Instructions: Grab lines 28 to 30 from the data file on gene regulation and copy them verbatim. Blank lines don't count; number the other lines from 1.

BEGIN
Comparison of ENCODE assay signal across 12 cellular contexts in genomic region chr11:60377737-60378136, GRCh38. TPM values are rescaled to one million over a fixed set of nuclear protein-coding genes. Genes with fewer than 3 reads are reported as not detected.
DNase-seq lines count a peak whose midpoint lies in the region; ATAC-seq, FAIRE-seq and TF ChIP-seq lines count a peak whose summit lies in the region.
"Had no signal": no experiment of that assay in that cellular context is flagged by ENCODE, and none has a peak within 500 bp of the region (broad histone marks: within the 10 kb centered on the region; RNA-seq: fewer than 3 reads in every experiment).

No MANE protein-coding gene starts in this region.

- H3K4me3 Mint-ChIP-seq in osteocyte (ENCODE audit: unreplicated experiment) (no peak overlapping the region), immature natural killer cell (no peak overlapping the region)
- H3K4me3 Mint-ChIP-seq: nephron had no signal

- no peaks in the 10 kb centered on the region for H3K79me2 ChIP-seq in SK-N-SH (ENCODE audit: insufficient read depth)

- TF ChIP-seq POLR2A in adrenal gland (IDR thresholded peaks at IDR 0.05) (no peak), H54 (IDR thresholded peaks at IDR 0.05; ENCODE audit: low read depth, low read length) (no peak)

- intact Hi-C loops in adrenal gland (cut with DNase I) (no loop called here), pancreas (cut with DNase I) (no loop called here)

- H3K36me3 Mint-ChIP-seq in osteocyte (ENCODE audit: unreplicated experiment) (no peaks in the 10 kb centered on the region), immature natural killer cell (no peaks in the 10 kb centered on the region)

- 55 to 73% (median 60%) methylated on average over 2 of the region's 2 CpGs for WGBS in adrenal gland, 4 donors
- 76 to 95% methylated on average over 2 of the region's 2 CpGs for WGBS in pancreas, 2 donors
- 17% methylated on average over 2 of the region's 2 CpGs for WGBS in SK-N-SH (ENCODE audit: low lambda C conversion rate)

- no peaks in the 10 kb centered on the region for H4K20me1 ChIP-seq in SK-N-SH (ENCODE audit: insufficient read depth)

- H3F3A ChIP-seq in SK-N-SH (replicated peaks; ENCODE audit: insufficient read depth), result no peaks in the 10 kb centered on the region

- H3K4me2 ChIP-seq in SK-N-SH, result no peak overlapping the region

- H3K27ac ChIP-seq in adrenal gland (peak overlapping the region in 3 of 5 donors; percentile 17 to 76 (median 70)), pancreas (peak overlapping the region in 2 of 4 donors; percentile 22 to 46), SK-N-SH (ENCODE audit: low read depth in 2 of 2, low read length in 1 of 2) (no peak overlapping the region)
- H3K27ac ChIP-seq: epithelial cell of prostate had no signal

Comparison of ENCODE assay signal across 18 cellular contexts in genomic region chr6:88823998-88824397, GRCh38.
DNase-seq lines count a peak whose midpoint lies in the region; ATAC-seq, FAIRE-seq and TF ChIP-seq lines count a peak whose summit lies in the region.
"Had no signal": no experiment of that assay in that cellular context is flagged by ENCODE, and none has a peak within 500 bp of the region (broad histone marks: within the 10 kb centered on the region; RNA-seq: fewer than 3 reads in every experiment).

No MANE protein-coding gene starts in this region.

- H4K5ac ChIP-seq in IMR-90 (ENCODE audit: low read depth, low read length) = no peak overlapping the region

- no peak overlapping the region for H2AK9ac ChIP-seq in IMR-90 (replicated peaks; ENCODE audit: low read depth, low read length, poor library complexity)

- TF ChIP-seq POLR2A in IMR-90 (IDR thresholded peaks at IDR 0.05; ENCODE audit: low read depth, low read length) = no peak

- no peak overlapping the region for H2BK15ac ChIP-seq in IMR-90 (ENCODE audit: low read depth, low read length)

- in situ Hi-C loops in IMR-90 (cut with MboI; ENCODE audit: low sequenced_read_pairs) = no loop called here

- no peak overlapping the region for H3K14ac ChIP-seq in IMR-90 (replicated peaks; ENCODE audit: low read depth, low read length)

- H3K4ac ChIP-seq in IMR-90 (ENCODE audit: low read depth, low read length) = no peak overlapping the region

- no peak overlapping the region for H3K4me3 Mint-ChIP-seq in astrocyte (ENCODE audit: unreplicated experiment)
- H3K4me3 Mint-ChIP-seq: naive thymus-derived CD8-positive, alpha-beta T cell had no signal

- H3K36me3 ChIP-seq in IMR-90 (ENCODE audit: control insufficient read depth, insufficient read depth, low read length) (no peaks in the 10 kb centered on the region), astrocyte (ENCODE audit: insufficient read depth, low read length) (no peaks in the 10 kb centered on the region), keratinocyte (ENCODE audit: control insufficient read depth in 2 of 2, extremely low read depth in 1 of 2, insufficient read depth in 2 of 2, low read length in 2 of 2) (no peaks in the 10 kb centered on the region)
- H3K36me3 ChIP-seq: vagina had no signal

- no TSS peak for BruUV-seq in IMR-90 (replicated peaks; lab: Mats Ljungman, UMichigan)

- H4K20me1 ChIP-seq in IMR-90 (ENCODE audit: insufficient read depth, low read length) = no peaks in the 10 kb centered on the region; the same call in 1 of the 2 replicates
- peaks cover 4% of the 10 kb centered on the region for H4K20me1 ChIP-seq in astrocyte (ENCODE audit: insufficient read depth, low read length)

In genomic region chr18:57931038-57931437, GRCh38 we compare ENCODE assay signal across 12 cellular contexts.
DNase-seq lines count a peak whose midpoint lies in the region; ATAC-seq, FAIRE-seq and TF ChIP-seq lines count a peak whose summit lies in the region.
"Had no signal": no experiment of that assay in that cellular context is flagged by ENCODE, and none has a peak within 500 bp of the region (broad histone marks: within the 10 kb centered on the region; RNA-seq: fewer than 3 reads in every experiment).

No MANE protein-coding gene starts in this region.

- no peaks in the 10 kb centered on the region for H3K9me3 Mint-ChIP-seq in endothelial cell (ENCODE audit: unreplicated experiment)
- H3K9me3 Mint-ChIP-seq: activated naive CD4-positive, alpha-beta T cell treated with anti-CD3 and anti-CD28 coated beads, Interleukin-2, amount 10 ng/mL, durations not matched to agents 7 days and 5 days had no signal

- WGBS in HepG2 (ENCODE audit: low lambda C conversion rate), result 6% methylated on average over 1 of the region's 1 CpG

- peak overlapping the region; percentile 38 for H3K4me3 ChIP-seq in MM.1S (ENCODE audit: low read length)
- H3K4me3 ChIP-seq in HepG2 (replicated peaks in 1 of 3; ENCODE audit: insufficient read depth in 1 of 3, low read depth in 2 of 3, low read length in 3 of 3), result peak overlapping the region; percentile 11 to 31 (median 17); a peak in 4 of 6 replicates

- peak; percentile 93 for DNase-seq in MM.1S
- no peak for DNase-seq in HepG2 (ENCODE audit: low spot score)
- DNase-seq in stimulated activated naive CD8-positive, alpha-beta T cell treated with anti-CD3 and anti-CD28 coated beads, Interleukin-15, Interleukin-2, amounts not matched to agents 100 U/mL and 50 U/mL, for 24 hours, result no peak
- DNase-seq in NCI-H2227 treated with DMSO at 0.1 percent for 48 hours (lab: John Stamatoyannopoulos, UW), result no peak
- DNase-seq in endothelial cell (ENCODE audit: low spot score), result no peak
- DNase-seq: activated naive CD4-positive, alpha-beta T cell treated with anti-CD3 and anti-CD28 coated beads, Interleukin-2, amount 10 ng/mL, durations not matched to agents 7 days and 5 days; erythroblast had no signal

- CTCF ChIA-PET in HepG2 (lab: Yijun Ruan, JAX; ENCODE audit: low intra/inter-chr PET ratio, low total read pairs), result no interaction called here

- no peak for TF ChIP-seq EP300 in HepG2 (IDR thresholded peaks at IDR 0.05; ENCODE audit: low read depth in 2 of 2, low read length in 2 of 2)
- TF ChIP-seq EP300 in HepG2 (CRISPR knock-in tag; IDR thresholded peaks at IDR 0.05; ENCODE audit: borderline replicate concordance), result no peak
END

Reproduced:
- no peak overlapping the region for H3K14ac ChIP-seq in IMR-90 (replicated peaks; ENCODE audit: low read depth, low read length)

- H3K4ac ChIP-seq in IMR-90 (ENCODE audit: low read depth, low read length) = no peak overlapping the region

- no peak overlapping the region for H3K4me3 Mint-ChIP-seq in astrocyte (ENCODE audit: unreplicated experiment)